Modules such as 40-755 and 40-754 use a RF connector shell that can that accepts coaxial inserts. This type of arrangement is popular in some industries because it allows a high density of RF connections to be made to a switching system in a single operation with a reduced need for identifying each cable. Connectors of this type are available from a variety of suppliers with very similar characteristics, including Souriau and Positronics. The 40-755 for example uses the Souriau connector.
These connectors are however not without their compromises. By their nature they are small, and have to use a crimp termination system on a flexible coaxial cable and this does have consequences for their RF performance. The manufacturers data suggest the performance of the connector alone degrades significantly above 500MHz.
This does create an issue when products using this connector are tested. The connector is a significant source of VSWR at higher frequencies and there is a danger that users in characterizing the modules mistakenly also correct for the connector but in the application the connector is part of the test system.
The standard practice is to characterize an RF switch at the switch interface (in this case the connector). Typically a cable is made up from the VNA to the switch interface and a back to back RF connection inserted to calibrate for insertion loss and a precision termination for return loss. This is not possible with these connectors, indeed doing so will typically produce highly optimistic measurements of the switch performance since the VNA will attempt to calibrate out part or all of the connector mismatch. There is no such thing as a calibration kit for this type of connector.
The method used by Pickering Interfaces is much more representative. Two sets of cables are made up to test the switch, each using the same cable type and each being of the same length. One set of cables connects from the VNA to SMA terminations, the other set connects from the VNA to Souriau connectors. The VNA is calibrated using the SMA cables but measurements are performed using the Souriau connectors. Since the SMA terminated cables have much better performance than the Souriau terminated cables the net measurement essentially included the impairments introduced by the Souriau connectors at the input and the output of the switch module, but does not include the impairment of the cables in accordance with normal measurement practice.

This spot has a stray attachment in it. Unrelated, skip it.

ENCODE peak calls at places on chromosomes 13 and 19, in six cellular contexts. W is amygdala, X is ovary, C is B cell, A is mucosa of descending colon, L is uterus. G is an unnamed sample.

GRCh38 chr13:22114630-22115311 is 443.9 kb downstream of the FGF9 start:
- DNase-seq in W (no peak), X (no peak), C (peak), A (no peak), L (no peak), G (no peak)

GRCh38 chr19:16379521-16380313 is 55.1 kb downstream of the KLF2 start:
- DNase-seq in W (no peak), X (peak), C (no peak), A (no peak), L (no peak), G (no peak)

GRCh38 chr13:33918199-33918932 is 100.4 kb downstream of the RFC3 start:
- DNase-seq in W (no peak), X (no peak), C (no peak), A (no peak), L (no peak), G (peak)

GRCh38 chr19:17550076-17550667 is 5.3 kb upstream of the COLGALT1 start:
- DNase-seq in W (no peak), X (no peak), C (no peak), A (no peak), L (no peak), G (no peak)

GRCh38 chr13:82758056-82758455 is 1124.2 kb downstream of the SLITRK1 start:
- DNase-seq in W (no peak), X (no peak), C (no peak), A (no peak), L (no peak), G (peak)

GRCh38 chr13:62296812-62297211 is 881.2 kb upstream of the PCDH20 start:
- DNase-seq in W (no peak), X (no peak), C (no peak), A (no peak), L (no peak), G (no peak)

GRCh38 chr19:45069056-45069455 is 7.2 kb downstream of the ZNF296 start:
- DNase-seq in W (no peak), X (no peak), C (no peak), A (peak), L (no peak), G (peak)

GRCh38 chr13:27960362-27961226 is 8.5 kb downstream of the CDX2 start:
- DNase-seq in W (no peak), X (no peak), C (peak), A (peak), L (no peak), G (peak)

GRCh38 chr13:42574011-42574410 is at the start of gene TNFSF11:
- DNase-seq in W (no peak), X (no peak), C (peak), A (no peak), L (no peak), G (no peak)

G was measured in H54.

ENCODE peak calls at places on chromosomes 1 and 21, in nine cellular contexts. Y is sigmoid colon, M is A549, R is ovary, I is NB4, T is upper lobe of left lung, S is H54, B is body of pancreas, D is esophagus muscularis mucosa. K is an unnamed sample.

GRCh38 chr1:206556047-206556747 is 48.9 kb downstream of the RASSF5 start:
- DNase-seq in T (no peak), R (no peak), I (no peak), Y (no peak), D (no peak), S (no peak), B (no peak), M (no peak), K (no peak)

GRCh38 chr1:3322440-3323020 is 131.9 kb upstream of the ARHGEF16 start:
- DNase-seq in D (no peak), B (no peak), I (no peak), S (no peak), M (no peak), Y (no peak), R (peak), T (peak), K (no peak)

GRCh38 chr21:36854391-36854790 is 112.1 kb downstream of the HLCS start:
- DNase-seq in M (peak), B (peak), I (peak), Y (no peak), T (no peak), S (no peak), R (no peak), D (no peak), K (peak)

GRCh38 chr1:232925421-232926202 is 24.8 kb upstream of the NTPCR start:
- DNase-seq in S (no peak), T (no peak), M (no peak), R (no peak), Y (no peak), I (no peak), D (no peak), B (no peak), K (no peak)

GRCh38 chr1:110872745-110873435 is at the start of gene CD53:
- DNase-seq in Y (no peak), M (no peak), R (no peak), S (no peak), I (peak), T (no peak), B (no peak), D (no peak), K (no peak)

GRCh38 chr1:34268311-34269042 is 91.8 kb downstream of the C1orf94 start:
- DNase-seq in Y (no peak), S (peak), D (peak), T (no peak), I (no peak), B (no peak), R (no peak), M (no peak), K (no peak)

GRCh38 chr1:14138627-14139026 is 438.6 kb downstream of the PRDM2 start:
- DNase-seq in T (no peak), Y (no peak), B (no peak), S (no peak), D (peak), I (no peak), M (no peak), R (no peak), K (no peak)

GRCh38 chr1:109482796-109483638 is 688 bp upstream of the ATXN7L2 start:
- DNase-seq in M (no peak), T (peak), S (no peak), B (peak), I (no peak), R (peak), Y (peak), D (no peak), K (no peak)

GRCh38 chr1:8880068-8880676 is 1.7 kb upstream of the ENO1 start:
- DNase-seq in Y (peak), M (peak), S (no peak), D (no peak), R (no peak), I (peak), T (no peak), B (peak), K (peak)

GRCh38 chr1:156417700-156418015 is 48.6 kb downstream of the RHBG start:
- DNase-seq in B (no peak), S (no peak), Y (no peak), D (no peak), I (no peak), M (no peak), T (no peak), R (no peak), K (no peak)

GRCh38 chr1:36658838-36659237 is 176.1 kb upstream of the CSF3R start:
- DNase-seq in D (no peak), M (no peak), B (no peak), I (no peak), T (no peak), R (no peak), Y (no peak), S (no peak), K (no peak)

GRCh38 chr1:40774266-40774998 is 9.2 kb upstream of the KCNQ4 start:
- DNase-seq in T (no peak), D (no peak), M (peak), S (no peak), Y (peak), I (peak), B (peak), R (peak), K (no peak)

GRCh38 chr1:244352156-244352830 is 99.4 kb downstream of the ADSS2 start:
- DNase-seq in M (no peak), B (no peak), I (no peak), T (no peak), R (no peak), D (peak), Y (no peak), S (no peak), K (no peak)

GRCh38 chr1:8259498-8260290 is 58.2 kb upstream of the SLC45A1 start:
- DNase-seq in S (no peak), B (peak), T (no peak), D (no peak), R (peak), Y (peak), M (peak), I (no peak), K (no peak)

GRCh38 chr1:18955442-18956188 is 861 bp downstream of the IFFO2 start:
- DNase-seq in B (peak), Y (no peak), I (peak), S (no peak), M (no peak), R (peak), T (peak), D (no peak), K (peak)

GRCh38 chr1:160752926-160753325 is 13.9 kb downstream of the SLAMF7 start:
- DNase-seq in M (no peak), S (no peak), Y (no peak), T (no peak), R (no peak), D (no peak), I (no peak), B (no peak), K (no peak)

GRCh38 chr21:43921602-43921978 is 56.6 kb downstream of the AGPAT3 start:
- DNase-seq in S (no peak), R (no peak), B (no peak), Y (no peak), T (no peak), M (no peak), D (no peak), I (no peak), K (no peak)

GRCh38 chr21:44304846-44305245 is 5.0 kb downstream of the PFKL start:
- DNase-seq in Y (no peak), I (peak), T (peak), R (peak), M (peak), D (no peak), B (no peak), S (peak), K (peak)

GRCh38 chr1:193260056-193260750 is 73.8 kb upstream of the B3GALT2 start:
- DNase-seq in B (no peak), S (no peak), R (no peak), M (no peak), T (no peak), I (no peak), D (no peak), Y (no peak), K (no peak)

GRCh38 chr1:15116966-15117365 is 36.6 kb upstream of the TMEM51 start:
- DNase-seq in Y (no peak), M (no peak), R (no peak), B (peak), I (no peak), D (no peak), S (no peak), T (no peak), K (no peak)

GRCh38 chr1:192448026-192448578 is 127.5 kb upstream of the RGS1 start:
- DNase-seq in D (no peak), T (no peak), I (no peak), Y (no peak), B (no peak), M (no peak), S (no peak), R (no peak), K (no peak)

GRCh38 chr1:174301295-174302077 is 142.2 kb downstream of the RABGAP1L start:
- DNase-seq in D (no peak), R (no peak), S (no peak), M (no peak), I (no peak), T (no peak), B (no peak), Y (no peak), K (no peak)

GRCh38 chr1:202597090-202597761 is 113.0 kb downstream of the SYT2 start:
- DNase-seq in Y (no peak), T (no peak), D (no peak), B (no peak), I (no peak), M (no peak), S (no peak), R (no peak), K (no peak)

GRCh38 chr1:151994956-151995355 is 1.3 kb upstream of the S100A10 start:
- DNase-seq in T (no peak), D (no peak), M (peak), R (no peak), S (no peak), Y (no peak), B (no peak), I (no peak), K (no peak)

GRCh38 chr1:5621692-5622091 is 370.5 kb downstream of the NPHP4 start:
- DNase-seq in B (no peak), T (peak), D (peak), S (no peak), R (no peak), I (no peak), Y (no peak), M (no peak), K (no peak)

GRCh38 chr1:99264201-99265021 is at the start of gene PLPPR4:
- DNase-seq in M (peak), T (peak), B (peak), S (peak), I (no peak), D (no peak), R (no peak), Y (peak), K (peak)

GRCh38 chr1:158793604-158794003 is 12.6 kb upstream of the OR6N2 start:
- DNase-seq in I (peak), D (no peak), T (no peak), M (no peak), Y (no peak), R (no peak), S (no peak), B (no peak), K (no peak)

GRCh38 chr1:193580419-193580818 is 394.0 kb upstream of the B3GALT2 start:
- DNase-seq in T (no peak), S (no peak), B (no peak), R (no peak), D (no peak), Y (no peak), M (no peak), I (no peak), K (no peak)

There is one other characteristic of note in the use of this type of connector. Most RF switching systems ground the connector shell at a bulkhead (the PXI module front panel). Multipole connectors of this type however do not. This does mean that the outer of the connector carries through to the RF switch without being grounded on the front panel.
The version using the multipole connector is characterized to 500MHz rather than the 2GHz of the SMB version. Differences between the different manufacturers of multipole connectors are minor - at Pickering Interfaces we tested all versions and none had more than minor differences in performance and those differences were well within expected build variation expectations.
The switch design for both the Souriau and SMB versions is identical on the 40-755 and the 40-754.